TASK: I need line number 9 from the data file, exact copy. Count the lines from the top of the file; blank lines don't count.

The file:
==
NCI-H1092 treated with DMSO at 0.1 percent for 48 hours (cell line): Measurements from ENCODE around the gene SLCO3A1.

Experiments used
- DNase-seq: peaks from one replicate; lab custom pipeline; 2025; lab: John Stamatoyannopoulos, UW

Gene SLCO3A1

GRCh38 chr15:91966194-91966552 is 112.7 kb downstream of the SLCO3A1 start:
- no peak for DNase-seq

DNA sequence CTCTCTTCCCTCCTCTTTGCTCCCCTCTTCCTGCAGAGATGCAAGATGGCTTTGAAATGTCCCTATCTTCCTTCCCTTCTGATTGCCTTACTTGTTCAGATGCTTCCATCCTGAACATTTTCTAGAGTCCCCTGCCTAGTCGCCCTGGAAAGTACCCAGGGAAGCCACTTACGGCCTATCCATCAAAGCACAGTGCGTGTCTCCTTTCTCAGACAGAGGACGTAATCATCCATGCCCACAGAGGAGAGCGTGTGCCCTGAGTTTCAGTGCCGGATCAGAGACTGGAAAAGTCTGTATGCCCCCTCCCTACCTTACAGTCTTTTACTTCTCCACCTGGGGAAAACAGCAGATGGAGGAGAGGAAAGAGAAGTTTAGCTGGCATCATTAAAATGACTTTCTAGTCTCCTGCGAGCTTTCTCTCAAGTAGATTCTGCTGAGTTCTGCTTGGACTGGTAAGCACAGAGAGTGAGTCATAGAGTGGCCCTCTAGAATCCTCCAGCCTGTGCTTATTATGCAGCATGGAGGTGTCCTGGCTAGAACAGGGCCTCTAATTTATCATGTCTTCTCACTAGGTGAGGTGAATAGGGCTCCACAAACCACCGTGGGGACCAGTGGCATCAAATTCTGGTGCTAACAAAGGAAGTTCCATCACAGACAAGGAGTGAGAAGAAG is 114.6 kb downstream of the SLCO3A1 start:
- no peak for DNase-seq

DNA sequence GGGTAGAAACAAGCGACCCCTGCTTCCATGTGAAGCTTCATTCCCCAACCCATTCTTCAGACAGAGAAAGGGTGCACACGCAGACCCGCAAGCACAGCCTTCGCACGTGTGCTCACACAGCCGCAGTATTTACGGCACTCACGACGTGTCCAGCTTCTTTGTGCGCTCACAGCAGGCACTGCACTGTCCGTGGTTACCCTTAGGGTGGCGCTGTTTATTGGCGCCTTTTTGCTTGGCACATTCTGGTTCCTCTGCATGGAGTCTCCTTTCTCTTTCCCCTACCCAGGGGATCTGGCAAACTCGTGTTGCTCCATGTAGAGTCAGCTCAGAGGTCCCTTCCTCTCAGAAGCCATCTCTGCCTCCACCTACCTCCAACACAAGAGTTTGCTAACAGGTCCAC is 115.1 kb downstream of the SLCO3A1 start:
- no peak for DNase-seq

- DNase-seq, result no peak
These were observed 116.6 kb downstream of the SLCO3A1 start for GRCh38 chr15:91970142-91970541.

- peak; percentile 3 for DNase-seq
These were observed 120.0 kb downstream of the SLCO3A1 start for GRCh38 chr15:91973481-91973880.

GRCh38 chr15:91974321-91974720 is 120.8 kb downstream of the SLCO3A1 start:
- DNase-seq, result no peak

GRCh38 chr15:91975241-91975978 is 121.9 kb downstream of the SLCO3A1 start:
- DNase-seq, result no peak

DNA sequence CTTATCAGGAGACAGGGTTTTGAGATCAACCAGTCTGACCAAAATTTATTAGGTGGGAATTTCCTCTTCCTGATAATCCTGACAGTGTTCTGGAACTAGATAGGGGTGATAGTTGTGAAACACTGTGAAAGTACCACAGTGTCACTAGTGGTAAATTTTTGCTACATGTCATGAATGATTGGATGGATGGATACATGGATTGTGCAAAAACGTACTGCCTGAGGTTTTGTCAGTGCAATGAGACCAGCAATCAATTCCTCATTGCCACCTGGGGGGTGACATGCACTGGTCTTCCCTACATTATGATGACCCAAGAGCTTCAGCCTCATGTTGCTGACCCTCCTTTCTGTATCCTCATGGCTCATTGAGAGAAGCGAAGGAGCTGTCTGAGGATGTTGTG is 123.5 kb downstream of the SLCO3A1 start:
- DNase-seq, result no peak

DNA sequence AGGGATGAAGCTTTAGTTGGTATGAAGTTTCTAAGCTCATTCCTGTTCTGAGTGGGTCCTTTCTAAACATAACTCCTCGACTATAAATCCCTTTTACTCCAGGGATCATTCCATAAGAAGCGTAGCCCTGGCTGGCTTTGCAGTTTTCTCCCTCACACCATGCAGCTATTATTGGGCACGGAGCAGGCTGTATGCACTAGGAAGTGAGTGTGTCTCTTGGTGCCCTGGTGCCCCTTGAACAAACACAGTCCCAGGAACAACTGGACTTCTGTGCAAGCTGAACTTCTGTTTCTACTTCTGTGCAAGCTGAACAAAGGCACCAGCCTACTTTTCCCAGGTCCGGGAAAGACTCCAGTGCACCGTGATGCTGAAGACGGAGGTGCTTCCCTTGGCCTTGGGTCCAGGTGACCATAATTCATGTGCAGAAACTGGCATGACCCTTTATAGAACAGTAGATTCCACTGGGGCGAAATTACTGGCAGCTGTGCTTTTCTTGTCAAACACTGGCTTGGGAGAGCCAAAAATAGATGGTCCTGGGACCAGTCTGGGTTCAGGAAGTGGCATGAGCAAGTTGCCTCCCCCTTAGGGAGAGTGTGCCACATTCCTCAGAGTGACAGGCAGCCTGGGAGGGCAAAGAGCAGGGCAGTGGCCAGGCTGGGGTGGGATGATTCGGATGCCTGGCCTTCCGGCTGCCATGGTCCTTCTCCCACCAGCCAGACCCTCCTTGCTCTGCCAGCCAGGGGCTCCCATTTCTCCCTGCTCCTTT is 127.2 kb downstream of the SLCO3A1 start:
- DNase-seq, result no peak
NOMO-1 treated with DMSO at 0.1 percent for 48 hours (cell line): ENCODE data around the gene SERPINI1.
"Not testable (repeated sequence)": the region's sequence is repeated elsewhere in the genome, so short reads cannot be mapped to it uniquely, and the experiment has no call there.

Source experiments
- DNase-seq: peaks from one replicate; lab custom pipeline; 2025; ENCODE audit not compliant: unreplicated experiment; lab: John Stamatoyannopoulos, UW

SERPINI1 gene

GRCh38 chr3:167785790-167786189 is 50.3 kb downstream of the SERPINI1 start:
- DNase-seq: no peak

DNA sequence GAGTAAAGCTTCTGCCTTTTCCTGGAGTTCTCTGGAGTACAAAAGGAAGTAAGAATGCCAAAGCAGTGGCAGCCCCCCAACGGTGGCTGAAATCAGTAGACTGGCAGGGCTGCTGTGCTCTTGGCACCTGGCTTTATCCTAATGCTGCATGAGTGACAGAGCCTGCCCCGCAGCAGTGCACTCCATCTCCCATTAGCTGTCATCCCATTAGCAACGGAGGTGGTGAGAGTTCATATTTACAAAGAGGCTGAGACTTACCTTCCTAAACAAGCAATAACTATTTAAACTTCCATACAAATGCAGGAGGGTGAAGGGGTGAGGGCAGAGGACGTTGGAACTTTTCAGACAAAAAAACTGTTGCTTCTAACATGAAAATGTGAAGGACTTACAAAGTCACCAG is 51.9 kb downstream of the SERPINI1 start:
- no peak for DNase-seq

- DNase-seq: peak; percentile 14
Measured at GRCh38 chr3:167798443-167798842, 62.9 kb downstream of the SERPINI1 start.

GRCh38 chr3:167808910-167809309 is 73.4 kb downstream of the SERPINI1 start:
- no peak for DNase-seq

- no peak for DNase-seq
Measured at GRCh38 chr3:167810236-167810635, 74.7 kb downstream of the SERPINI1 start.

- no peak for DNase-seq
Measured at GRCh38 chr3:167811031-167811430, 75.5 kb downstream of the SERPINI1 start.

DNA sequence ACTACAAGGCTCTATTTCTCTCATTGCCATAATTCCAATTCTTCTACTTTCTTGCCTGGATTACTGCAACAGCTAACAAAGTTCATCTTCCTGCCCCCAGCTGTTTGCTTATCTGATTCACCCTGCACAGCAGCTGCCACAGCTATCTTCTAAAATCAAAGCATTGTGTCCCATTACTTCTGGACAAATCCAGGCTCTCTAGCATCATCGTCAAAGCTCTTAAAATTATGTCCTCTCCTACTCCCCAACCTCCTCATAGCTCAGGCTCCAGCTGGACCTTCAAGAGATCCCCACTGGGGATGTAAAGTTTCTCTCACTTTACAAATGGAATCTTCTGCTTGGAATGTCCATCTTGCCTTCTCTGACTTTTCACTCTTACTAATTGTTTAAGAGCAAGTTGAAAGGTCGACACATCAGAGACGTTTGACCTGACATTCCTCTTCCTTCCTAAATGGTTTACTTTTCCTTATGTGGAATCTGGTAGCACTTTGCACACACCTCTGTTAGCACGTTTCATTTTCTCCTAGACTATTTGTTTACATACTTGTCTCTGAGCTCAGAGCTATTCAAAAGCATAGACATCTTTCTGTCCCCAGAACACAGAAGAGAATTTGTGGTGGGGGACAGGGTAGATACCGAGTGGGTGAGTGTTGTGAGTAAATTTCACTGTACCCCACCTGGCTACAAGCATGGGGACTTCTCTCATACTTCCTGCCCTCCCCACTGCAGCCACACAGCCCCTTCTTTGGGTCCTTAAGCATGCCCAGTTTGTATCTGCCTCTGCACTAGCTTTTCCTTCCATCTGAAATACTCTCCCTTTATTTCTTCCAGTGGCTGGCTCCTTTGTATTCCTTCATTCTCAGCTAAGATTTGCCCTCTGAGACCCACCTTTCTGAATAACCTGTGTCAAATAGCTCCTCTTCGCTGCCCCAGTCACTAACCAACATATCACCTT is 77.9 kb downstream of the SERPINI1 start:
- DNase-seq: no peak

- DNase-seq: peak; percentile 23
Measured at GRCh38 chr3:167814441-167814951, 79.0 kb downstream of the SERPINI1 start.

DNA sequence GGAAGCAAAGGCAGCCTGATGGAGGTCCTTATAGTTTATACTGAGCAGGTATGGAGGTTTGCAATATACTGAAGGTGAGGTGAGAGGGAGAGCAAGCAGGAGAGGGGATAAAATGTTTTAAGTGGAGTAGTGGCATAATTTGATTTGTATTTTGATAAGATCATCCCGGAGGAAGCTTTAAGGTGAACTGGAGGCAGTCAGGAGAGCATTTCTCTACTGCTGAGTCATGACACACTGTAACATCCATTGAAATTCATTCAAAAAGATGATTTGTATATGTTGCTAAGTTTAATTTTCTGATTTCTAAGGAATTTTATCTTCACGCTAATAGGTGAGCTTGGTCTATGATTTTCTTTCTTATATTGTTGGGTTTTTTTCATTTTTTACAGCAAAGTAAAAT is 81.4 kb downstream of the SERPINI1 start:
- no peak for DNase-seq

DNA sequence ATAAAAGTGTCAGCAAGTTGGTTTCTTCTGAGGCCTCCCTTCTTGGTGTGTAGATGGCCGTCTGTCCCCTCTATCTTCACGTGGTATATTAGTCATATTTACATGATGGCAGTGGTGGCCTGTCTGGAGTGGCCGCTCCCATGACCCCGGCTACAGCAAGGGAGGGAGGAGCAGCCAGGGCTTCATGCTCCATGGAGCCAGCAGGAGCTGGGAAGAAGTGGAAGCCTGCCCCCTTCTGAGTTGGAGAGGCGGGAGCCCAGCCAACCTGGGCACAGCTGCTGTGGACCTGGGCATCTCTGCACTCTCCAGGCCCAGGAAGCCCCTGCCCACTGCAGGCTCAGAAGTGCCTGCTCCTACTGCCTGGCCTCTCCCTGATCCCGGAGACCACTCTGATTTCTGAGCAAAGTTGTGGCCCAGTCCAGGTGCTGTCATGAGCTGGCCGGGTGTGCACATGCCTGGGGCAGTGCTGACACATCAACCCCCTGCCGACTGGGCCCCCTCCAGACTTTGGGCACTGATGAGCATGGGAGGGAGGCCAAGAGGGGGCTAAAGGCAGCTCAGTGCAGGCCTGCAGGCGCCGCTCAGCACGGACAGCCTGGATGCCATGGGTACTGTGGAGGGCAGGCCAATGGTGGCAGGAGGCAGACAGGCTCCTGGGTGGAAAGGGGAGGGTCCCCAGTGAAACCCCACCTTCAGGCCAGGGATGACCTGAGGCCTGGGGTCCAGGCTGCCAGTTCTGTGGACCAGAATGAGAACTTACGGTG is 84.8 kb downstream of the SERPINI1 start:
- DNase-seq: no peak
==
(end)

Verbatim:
DNA sequence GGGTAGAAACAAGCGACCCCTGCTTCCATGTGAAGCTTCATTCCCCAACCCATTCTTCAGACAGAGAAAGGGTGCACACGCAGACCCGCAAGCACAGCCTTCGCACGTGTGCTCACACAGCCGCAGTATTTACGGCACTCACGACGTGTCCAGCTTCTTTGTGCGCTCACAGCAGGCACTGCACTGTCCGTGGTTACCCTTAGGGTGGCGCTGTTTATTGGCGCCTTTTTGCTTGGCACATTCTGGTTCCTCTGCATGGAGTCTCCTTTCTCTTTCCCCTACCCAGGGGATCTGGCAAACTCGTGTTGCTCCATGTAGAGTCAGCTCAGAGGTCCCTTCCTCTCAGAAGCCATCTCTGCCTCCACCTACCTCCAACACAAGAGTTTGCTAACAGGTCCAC is 115.1 kb downstream of the SLCO3A1 start: